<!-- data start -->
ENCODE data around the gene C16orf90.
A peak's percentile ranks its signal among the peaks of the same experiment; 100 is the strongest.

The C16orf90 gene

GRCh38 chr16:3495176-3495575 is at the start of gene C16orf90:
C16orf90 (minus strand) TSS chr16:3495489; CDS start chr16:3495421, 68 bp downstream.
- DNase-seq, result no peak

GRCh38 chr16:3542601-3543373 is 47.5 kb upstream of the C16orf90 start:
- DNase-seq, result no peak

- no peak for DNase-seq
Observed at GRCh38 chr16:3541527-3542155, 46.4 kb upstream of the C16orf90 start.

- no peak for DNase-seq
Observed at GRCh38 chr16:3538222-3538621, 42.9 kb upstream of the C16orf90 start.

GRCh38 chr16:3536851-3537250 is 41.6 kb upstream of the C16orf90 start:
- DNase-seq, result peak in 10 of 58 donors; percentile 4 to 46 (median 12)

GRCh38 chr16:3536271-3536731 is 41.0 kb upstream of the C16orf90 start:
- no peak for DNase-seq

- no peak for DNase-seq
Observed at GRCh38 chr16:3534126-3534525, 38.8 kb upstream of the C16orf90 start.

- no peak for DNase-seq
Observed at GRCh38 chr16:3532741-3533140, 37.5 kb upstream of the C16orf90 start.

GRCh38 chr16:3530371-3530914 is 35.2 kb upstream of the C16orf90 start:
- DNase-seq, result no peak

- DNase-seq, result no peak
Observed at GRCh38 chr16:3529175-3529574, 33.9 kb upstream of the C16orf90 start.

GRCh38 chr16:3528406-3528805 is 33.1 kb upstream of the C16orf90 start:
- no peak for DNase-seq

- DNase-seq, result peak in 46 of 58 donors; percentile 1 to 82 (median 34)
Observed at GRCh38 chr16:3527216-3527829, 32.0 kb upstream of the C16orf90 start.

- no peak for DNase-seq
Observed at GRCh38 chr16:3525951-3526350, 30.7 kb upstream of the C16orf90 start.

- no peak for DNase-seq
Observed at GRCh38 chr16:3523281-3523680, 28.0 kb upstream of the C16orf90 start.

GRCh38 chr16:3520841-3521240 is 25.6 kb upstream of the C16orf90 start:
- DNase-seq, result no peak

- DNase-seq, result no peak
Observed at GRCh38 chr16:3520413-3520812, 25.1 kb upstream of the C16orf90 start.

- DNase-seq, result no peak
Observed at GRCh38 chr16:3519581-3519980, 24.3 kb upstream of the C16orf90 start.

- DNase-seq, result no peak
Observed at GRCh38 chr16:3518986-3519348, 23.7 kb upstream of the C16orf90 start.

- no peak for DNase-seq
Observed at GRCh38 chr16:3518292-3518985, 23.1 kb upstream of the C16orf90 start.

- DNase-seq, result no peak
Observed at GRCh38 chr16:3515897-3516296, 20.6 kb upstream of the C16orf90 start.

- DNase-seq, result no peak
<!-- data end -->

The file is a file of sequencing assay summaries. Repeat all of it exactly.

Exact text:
ENCODE data around the gene C16orf90.
A peak's percentile ranks its signal among the peaks of the same experiment; 100 is the strongest.

The C16orf90 gene

GRCh38 chr16:3495176-3495575 is at the start of gene C16orf90:
C16orf90 (minus strand) TSS chr16:3495489; CDS start chr16:3495421, 68 bp downstream.
- DNase-seq, result no peak

GRCh38 chr16:3542601-3543373 is 47.5 kb upstream of the C16orf90 start:
- DNase-seq, result no peak

- no peak for DNase-seq
Observed at GRCh38 chr16:3541527-3542155, 46.4 kb upstream of the C16orf90 start.

- no peak for DNase-seq
Observed at GRCh38 chr16:3538222-3538621, 42.9 kb upstream of the C16orf90 start.

GRCh38 chr16:3536851-3537250 is 41.6 kb upstream of the C16orf90 start:
- DNase-seq, result peak in 10 of 58 donors; percentile 4 to 46 (median 12)

GRCh38 chr16:3536271-3536731 is 41.0 kb upstream of the C16orf90 start:
- no peak for DNase-seq

- no peak for DNase-seq
Observed at GRCh38 chr16:3534126-3534525, 38.8 kb upstream of the C16orf90 start.

- no peak for DNase-seq
Observed at GRCh38 chr16:3532741-3533140, 37.5 kb upstream of the C16orf90 start.

GRCh38 chr16:3530371-3530914 is 35.2 kb upstream of the C16orf90 start:
- DNase-seq, result no peak

- DNase-seq, result no peak
Observed at GRCh38 chr16:3529175-3529574, 33.9 kb upstream of the C16orf90 start.

GRCh38 chr16:3528406-3528805 is 33.1 kb upstream of the C16orf90 start:
- no peak for DNase-seq

- DNase-seq, result peak in 46 of 58 donors; percentile 1 to 82 (median 34)
Observed at GRCh38 chr16:3527216-3527829, 32.0 kb upstream of the C16orf90 start.

- no peak for DNase-seq
Observed at GRCh38 chr16:3525951-3526350, 30.7 kb upstream of the C16orf90 start.

- no peak for DNase-seq
Observed at GRCh38 chr16:3523281-3523680, 28.0 kb upstream of the C16orf90 start.

GRCh38 chr16:3520841-3521240 is 25.6 kb upstream of the C16orf90 start:
- DNase-seq, result no peak

- DNase-seq, result no peak
Observed at GRCh38 chr16:3520413-3520812, 25.1 kb upstream of the C16orf90 start.

- DNase-seq, result no peak
Observed at GRCh38 chr16:3519581-3519980, 24.3 kb upstream of the C16orf90 start.

- DNase-seq, result no peak
Observed at GRCh38 chr16:3518986-3519348, 23.7 kb upstream of the C16orf90 start.

- no peak for DNase-seq
Observed at GRCh38 chr16:3518292-3518985, 23.1 kb upstream of the C16orf90 start.

- DNase-seq, result no peak
Observed at GRCh38 chr16:3515897-3516296, 20.6 kb upstream of the C16orf90 start.

- DNase-seq, result no peak